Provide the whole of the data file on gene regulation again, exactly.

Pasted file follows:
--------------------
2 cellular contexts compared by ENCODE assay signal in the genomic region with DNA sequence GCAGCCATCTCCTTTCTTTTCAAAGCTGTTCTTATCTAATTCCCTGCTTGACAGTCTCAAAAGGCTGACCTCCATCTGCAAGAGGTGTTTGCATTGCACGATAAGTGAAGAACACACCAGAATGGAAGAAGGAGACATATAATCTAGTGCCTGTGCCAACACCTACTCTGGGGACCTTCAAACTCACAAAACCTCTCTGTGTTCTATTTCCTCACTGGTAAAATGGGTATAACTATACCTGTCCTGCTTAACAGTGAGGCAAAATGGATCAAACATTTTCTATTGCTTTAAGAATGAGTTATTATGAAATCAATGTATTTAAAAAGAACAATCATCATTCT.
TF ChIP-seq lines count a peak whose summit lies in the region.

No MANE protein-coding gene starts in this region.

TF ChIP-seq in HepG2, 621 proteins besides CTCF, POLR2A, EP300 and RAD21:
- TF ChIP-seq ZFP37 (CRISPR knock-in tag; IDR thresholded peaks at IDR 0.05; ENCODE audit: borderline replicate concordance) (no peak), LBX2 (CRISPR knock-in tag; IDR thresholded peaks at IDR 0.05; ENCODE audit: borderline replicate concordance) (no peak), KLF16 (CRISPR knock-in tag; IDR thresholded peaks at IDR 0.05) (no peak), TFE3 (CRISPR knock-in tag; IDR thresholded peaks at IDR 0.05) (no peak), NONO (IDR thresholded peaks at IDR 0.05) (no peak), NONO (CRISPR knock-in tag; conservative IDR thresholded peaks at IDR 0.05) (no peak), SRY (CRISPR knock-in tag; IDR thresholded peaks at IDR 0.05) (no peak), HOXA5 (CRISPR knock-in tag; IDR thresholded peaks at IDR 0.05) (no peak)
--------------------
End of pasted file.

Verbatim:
2 cellular contexts compared by ENCODE assay signal in the genomic region with DNA sequence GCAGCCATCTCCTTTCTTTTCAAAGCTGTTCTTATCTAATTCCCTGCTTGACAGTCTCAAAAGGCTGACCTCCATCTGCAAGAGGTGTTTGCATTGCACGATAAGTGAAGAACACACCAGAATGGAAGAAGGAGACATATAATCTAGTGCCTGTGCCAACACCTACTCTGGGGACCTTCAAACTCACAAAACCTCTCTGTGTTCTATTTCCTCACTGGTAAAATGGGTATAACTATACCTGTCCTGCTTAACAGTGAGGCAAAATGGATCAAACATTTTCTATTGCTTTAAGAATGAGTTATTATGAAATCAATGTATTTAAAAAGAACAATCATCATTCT.
TF ChIP-seq lines count a peak whose summit lies in the region.

No MANE protein-coding gene starts in this region.

TF ChIP-seq in HepG2, 621 proteins besides CTCF, POLR2A, EP300 and RAD21:
- TF ChIP-seq ZFP37 (CRISPR knock-in tag; IDR thresholded peaks at IDR 0.05; ENCODE audit: borderline replicate concordance) (no peak), LBX2 (CRISPR knock-in tag; IDR thresholded peaks at IDR 0.05; ENCODE audit: borderline replicate concordance) (no peak), KLF16 (CRISPR knock-in tag; IDR thresholded peaks at IDR 0.05) (no peak), TFE3 (CRISPR knock-in tag; IDR thresholded peaks at IDR 0.05) (no peak), NONO (IDR thresholded peaks at IDR 0.05) (no peak), NONO (CRISPR knock-in tag; conservative IDR thresholded peaks at IDR 0.05) (no peak), SRY (CRISPR knock-in tag; IDR thresholded peaks at IDR 0.05) (no peak), HOXA5 (CRISPR knock-in tag; IDR thresholded peaks at IDR 0.05) (no peak)